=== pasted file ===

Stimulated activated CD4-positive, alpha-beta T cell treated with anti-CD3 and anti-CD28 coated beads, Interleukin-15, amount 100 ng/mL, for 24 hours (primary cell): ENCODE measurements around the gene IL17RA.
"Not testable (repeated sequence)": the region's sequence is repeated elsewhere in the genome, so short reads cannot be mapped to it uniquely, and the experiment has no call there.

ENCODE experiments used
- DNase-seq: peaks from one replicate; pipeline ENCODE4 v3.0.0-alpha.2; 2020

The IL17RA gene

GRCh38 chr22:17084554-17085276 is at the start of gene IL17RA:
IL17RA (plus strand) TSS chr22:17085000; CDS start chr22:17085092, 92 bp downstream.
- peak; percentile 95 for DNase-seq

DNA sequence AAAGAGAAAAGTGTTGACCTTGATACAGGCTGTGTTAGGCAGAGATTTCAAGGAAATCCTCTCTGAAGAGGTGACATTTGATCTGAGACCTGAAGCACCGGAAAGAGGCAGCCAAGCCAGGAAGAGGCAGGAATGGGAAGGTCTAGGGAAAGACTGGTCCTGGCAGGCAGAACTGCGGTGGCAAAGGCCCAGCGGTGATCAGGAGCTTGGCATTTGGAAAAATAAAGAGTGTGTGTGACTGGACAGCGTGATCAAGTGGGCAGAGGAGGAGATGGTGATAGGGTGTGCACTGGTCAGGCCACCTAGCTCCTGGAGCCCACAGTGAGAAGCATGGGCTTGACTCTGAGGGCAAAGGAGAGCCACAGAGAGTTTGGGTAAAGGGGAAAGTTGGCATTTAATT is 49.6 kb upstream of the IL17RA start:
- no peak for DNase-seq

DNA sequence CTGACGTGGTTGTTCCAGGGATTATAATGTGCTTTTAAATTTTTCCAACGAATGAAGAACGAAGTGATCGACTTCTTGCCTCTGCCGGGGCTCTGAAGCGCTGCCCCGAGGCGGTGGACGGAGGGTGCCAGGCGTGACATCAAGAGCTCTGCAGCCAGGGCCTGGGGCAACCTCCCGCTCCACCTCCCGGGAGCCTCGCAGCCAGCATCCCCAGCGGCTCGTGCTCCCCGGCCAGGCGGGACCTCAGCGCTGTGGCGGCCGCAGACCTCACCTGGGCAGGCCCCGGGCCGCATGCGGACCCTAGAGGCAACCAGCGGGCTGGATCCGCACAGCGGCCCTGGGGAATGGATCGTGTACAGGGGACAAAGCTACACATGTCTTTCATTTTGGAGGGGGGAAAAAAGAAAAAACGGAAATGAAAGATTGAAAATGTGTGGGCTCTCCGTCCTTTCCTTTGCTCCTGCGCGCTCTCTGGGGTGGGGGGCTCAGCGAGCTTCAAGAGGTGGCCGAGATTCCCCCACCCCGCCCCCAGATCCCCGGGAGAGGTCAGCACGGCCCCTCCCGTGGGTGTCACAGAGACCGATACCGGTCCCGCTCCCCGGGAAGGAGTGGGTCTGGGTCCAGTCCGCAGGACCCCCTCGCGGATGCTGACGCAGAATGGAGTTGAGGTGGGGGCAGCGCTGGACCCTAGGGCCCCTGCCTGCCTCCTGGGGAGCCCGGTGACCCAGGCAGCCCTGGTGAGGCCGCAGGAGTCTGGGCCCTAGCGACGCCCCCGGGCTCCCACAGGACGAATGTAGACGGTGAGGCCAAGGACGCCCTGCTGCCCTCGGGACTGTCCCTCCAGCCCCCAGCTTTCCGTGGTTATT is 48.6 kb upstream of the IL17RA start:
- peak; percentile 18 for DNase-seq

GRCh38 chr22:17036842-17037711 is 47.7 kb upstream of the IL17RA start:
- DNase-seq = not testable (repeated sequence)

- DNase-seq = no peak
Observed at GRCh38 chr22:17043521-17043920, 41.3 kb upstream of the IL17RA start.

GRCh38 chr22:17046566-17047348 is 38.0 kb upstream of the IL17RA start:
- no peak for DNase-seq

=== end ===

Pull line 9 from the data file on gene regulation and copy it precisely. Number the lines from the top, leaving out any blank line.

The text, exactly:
DNA sequence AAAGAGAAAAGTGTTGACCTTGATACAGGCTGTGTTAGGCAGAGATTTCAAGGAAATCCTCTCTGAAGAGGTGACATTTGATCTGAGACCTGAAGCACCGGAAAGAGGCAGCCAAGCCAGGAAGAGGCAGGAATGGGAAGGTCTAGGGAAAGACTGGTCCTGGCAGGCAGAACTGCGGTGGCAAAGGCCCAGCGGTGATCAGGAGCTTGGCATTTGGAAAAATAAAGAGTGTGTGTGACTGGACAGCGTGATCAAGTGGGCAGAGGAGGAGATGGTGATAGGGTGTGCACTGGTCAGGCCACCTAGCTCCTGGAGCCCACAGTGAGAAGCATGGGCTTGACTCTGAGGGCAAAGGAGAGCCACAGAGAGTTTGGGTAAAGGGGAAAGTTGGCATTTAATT is 49.6 kb upstream of the IL17RA start: